Carmen Isabel Castillo Carrillo

Leading Speaker for plant biology conference-Carmen Castillo C

Title: A population genomics approach to inferring local movement of plant pathogen vectors (Bactericera cockerelli, Hemiptera: Triozidae) among solanaceous hosts

Carmen Isabel Castillo Carrillo

National Institute of Agricultural Research, Ecuador

Biography

Carmen Isabel Castillo Carrillo, Ph.D. and M.Sc. in Entomology (WSU, USA and WUR, Netherlands, respectively). Her research runs about developing integrated pest management of agricultural pests, including vector-pathogen relationships and biological control. She develop research projects to help low-income farmers in the Ecuadorian Highlands. She have been working in the National Institute of Agricultural Research of Ecuador for two decades. She had internships and work-lab practices in Japan, Spain and New Zealand. Nowadays, She focused on molecular characterization and identification of pathogens and insect vectors of emerging plant diseases.

Abstract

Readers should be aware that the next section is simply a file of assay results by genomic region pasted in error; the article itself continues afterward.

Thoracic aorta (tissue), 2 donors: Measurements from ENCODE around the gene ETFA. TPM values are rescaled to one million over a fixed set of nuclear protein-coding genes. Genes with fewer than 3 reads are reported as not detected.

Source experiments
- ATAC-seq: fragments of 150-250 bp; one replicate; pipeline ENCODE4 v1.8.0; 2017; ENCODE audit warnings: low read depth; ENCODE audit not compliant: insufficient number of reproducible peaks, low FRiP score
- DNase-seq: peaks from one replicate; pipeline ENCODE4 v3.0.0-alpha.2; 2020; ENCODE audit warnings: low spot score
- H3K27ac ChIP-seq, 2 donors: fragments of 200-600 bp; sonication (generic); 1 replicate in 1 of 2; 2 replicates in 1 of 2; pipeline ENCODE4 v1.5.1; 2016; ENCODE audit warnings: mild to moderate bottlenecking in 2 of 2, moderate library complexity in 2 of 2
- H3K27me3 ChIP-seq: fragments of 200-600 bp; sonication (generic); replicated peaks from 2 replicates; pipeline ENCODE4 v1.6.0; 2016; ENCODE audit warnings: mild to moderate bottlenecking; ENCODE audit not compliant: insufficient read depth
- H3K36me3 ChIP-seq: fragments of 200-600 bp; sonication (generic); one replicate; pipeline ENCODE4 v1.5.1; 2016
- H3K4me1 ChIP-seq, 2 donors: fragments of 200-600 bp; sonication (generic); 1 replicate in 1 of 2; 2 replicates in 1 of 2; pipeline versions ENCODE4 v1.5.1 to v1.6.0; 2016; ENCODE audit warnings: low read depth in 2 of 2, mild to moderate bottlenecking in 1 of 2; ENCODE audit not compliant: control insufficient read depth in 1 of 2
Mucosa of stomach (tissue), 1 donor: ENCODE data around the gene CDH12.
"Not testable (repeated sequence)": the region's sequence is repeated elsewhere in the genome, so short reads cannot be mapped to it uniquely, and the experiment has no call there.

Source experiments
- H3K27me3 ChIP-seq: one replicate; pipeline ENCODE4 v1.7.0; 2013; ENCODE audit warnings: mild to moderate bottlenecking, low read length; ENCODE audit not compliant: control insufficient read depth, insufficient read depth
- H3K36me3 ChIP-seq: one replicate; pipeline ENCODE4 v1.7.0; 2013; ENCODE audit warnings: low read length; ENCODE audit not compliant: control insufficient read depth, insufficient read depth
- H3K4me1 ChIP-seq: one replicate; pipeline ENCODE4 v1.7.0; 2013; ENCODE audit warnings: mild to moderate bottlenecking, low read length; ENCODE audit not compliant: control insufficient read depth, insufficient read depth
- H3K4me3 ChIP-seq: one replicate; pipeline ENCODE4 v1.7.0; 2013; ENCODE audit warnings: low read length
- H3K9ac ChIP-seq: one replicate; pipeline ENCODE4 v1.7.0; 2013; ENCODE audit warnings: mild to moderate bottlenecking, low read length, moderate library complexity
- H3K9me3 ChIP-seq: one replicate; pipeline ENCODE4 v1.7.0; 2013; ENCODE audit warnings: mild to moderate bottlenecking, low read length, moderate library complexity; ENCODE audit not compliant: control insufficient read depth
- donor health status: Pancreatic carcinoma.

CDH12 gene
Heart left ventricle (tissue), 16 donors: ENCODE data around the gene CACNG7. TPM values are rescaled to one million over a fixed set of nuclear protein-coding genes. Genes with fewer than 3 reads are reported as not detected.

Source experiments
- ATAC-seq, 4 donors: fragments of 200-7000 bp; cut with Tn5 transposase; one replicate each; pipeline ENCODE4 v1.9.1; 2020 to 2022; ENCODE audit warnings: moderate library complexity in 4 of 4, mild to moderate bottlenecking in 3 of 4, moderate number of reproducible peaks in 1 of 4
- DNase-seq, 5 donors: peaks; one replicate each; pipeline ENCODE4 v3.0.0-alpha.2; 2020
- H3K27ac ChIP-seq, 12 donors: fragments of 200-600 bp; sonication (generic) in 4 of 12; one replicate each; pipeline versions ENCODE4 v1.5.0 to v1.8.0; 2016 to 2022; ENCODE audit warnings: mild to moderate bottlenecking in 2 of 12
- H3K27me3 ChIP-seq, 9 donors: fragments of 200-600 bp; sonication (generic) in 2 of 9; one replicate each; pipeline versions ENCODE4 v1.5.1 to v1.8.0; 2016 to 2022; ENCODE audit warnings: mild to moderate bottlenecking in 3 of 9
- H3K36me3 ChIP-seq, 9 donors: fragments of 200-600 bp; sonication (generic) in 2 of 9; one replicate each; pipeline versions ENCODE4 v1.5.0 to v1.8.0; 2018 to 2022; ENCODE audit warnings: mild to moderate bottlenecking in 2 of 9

Herbivores often move among spatially interspersed host plants, tracking high-quality resources through space and time. This dispersal is of particular interest for vectors of plant pathogens. Existing molecular tools to track such movement have yielded important insights, but often provide insufficient genetic resolution to infer spread at finer spatiotemporal scales. Here, we explore the use of Nextera-tagmented reductively-amplified DNA (NextRAD) sequencing to infer movement of a highly-mobile winged insect, the potato psyllid (Bactericera cockerelli), among host plants. The psyllid vectors the pathogen that causes zebra chip disease in potato (Solanum tuberosum), but understanding and managing the spread of this pathogen is limited by uncertainty about the insect’s host plant(s) outside of the growing season. We identified 8,443 polymorphic loci among psyllids separated spatiotemporally on potato or in patches of bittersweet nightshade (S. dulcumara), a weedy plant proposed to be the source of potatocolonizing psyllids. A subset of the psyllids on potato exhibited close genetic similarity to insects on nightshade, consistent with regular movement between these two host plants. However, a second subset of potato-collected psyllids was genetically distinct from those collected on bittersweet nightshade; this suggests that a currently unrecognized host-plant species could be contributing to psyllid populations in potato. Oftentimes, dispersal of vectors of plant or animal pathogens must be tracked at a relatively fine scale in order to understand, predict, and manage disease spread. With this research we demonstrate that emerging sequencing technologies that detect SNPs across a vector’s entire genome can be used to infer such localized movement.